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Healthy Eating for Pre-Diabetes
Pre-diabetes occurs when your blood sugars are higher than normal, but not high enough
to be called diabetes. If you have pre-diabetes, your body does not use insulin well which
leads to high blood sugar. Long-term high blood sugar can cause damage to your eyes,
kidneys, nerves, heart, and blood vessels. Making changes to your diet and lifestyle may
prevent these complications and a diagnosis of diabetes.
What Can You Do?
1. Know your numbers.
Normal
Prediabetes
Diabetes
Fasting Glucose
(mg/dL)
Less than 99
100-125
Greater than 126
A1c (percent)
Less than 5.7
5.7-6.4
Greater than 6.5
2. Aim for a healthy weight.
 If you are overweight, losing 5 – 10% of your weight through healthy eating and
exercise can help your insulin work better and lower your blood sugar.
 Your weight loss goal is: _____________.
3. Be more active.
 Exercise at least 30 minutes a day, 5 days a week, to help your body use insulin
better.
 Make it fun by doing a mix of different exercises like jogging, biking, stretching,
hiking, lifting weights, or dancing.
4. Eat a healthy diet.
 Carbohydrates (carbs) found in certain foods will raise your blood sugar. Carbs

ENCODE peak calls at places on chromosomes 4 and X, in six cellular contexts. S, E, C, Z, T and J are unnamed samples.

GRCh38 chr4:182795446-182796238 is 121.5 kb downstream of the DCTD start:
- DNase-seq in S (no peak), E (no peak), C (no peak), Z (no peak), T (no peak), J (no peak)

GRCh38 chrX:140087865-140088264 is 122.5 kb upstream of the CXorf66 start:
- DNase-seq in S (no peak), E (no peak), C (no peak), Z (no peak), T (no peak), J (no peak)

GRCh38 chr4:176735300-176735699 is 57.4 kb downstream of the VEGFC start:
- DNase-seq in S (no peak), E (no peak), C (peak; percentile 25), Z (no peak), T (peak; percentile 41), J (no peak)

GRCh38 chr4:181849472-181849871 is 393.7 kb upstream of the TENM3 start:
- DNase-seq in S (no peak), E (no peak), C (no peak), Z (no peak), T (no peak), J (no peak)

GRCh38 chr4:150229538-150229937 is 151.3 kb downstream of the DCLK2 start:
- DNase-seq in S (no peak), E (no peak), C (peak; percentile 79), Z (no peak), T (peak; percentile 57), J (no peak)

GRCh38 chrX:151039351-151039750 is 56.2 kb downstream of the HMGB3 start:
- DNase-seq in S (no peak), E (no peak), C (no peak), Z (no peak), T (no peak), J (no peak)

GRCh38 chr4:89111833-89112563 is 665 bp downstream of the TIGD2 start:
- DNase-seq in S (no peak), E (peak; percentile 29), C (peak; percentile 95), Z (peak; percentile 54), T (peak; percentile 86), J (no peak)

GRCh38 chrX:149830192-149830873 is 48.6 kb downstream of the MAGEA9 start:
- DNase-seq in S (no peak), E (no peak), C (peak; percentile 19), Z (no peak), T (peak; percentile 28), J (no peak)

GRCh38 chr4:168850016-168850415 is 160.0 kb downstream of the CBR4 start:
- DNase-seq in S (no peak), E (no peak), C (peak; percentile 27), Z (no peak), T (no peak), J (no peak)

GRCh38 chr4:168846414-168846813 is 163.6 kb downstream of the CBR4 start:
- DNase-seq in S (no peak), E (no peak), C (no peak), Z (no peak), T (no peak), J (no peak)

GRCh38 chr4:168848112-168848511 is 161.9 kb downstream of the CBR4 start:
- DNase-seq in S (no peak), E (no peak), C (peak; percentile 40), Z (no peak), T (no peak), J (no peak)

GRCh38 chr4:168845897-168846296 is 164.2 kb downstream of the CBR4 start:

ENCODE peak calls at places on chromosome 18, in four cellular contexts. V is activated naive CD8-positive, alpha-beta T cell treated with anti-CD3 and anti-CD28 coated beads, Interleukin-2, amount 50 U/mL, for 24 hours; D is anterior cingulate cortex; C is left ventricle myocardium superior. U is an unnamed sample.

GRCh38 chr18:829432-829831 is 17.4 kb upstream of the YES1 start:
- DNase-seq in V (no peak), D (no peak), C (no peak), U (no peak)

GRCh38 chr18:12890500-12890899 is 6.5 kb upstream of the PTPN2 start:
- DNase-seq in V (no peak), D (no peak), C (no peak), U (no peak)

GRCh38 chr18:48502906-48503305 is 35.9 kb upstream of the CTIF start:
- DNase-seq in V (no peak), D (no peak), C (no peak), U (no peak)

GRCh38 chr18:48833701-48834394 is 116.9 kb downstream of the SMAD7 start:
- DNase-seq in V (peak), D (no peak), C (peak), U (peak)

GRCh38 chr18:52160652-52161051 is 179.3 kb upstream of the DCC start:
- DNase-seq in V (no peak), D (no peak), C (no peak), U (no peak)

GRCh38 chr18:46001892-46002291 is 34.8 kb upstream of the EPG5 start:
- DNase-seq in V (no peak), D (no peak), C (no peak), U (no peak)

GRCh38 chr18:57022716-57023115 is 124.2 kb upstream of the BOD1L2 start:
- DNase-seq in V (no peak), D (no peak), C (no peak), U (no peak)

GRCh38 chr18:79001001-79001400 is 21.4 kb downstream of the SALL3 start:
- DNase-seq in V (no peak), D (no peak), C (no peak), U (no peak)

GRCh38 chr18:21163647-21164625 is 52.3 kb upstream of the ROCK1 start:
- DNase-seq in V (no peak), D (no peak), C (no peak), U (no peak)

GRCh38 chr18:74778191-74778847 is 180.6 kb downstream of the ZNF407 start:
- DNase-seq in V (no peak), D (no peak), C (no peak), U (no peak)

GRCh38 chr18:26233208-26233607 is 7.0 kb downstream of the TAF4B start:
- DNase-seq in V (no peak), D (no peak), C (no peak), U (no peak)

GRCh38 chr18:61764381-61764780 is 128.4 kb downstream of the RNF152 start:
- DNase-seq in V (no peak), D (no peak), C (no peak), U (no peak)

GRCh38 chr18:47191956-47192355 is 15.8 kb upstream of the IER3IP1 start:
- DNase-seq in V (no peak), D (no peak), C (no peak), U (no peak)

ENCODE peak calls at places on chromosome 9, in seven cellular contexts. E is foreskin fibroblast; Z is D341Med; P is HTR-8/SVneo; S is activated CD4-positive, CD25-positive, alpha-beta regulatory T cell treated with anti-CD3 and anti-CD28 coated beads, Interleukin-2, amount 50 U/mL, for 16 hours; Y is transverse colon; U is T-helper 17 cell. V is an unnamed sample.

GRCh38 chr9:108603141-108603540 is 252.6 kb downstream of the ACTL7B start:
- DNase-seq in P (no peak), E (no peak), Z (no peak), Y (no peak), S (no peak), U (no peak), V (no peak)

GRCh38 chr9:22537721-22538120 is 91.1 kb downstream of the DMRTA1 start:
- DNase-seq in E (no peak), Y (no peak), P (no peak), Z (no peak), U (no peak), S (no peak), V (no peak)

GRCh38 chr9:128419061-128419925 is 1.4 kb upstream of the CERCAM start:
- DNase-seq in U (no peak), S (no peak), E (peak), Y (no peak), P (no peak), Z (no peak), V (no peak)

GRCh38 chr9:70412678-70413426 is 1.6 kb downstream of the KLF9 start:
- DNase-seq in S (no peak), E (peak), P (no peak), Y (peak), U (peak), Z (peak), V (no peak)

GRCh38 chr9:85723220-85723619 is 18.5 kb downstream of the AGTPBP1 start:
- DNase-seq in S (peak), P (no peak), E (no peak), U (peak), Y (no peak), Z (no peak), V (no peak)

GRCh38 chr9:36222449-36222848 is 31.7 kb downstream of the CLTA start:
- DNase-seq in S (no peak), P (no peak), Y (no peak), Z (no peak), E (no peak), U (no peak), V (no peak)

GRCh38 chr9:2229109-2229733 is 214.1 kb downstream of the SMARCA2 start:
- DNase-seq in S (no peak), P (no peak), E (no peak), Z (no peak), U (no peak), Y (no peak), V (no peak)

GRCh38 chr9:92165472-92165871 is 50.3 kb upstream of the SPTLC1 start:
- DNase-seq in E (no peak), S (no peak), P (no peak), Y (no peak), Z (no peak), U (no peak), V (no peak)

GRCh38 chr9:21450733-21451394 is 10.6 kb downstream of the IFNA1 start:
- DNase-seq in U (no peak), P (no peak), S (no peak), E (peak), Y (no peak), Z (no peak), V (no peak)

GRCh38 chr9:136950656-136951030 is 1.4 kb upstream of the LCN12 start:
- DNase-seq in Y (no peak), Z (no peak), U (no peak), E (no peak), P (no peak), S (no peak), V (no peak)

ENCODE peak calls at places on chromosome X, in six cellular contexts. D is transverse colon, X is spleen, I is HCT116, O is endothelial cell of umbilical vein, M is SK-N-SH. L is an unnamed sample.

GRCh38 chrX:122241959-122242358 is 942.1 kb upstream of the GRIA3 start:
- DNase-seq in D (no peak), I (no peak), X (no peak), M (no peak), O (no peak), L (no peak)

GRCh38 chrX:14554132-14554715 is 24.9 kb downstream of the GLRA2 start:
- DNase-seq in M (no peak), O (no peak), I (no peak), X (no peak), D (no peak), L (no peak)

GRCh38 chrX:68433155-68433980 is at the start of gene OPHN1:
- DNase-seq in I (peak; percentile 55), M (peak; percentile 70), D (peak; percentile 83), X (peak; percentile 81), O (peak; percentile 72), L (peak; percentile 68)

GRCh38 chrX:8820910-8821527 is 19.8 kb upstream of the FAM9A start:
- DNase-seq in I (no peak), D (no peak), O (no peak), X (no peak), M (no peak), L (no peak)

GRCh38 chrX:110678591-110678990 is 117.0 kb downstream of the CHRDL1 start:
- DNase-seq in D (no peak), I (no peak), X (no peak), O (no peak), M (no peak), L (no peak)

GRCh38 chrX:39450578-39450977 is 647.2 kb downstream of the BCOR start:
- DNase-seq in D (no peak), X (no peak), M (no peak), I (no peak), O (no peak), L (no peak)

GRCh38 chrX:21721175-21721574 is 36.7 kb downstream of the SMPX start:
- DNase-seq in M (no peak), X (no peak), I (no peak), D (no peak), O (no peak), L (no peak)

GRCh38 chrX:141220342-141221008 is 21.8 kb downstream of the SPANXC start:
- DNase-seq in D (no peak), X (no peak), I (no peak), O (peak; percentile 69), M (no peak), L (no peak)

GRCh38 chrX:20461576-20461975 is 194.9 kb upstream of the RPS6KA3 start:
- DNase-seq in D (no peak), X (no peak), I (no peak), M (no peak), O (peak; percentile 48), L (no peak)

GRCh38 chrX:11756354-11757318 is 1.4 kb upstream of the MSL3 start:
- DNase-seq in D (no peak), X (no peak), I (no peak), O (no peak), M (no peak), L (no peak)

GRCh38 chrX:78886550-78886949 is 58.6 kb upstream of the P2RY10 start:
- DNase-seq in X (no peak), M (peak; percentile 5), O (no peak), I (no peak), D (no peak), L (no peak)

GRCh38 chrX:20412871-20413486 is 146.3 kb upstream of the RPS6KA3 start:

should be part of a balanced meal which also includes proteins, nonstarchy
vegetables, and healthy fats. Eating the right amount of carbs with each meal can
help control blood sugar. The foods shown below have carbs in them.
 Your dietitian can tell you how many carbs to eat per meal.
High Carb Foods
Grains &
Starchy Vegetables
Such as pasta, bread,
rice, peas, corn, potatoes
Fruit
Fresh, canned, frozen, or
dried fruit, fruit juice
Clinical Dietitians, Food & Nutrition Services, UC Davis Medical Center (5/14)
 2014 The Regents of the University of California. All Rights Reserved.
Milk
Fat-free or 1% milk,
yogurt, soymilk
Sweets
Such as soda, jelly, syrup,
cake, candy, ice cream,
pastries
Healthy eating tips:

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



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Limit portion sizes of carbs.
Eat at least 3 meals of similar size each day.
Eat balanced meals and include foods from all the food
groups every day.
Choose foods that are high in fiber.
o Examples: whole-grain bread and pasta, brown rice, oatmeal, bran cereal, fresh
fruits and vegetables, beans, nuts, seeds
Limit sweets.
Eat less fat.
Limit your alcohol intake.
How to Portion Your Plate
Check List for Your Meal:
 1 serving starch
 1 serving lean protein
 Nonstarchy vegetables
 1 serving nonfat or 1% milk
 1 serving fruit
Resources
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American Diabetes Association: www.diabetes.org
USDA ChooseMyPlate.gov: www.myplate.gov
“The Calorie King Pocket Calorie, Fat and Carbohydrate Counter”
Allan Borushek, ISBN 1930448139 or www.calorieking.com
Clinical Dietitians, Food & Nutrition Services, UC Davis Medical Center (5/14)
 2014 The Regents of the University of California. All Rights Reserved.